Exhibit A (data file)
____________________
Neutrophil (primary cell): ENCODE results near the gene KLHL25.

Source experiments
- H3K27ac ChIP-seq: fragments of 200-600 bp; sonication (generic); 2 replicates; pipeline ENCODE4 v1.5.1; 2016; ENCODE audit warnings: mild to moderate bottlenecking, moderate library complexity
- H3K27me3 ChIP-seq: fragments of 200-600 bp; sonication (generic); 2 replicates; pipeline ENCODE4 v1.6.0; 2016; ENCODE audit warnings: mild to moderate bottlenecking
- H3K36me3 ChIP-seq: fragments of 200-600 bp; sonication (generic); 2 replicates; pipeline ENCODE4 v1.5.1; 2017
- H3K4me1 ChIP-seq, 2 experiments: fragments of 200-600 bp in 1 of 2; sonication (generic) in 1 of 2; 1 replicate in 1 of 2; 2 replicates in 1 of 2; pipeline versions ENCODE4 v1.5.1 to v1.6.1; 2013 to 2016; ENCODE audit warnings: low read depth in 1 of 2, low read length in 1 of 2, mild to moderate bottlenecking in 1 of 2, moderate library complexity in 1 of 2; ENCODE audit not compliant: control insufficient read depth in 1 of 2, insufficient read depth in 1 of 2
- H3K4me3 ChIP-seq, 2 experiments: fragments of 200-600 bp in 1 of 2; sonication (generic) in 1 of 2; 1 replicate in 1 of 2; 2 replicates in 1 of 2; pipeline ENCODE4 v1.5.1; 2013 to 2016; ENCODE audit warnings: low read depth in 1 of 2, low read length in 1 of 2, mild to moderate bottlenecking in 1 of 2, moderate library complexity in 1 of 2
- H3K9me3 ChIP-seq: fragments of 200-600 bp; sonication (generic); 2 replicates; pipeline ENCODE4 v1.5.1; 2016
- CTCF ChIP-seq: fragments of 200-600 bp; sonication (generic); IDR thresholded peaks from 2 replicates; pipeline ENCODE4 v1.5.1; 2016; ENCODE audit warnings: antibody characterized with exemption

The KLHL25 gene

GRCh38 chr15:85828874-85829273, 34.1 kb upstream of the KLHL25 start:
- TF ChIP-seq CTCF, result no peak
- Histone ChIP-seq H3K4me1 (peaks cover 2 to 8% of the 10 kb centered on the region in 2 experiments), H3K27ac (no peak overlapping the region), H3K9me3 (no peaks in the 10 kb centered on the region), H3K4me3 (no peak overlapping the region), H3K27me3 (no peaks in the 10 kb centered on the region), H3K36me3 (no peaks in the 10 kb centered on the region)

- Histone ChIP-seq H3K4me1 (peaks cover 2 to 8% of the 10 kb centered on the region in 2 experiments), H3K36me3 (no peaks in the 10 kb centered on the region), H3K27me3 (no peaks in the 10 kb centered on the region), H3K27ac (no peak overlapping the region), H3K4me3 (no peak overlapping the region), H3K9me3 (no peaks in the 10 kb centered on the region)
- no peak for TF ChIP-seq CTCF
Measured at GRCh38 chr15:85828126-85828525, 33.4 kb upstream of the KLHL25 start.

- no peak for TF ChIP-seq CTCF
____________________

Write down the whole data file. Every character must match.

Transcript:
Neutrophil (primary cell): ENCODE results near the gene KLHL25.

Source experiments
- H3K27ac ChIP-seq: fragments of 200-600 bp; sonication (generic); 2 replicates; pipeline ENCODE4 v1.5.1; 2016; ENCODE audit warnings: mild to moderate bottlenecking, moderate library complexity
- H3K27me3 ChIP-seq: fragments of 200-600 bp; sonication (generic); 2 replicates; pipeline ENCODE4 v1.6.0; 2016; ENCODE audit warnings: mild to moderate bottlenecking
- H3K36me3 ChIP-seq: fragments of 200-600 bp; sonication (generic); 2 replicates; pipeline ENCODE4 v1.5.1; 2017
- H3K4me1 ChIP-seq, 2 experiments: fragments of 200-600 bp in 1 of 2; sonication (generic) in 1 of 2; 1 replicate in 1 of 2; 2 replicates in 1 of 2; pipeline versions ENCODE4 v1.5.1 to v1.6.1; 2013 to 2016; ENCODE audit warnings: low read depth in 1 of 2, low read length in 1 of 2, mild to moderate bottlenecking in 1 of 2, moderate library complexity in 1 of 2; ENCODE audit not compliant: control insufficient read depth in 1 of 2, insufficient read depth in 1 of 2
- H3K4me3 ChIP-seq, 2 experiments: fragments of 200-600 bp in 1 of 2; sonication (generic) in 1 of 2; 1 replicate in 1 of 2; 2 replicates in 1 of 2; pipeline ENCODE4 v1.5.1; 2013 to 2016; ENCODE audit warnings: low read depth in 1 of 2, low read length in 1 of 2, mild to moderate bottlenecking in 1 of 2, moderate library complexity in 1 of 2
- H3K9me3 ChIP-seq: fragments of 200-600 bp; sonication (generic); 2 replicates; pipeline ENCODE4 v1.5.1; 2016
- CTCF ChIP-seq: fragments of 200-600 bp; sonication (generic); IDR thresholded peaks from 2 replicates; pipeline ENCODE4 v1.5.1; 2016; ENCODE audit warnings: antibody characterized with exemption

The KLHL25 gene

GRCh38 chr15:85828874-85829273, 34.1 kb upstream of the KLHL25 start:
- TF ChIP-seq CTCF, result no peak
- Histone ChIP-seq H3K4me1 (peaks cover 2 to 8% of the 10 kb centered on the region in 2 experiments), H3K27ac (no peak overlapping the region), H3K9me3 (no peaks in the 10 kb centered on the region), H3K4me3 (no peak overlapping the region), H3K27me3 (no peaks in the 10 kb centered on the region), H3K36me3 (no peaks in the 10 kb centered on the region)

- Histone ChIP-seq H3K4me1 (peaks cover 2 to 8% of the 10 kb centered on the region in 2 experiments), H3K36me3 (no peaks in the 10 kb centered on the region), H3K27me3 (no peaks in the 10 kb centered on the region), H3K27ac (no peak overlapping the region), H3K4me3 (no peak overlapping the region), H3K9me3 (no peaks in the 10 kb centered on the region)
- no peak for TF ChIP-seq CTCF
Measured at GRCh38 chr15:85828126-85828525, 33.4 kb upstream of the KLHL25 start.

- no peak for TF ChIP-seq CTCF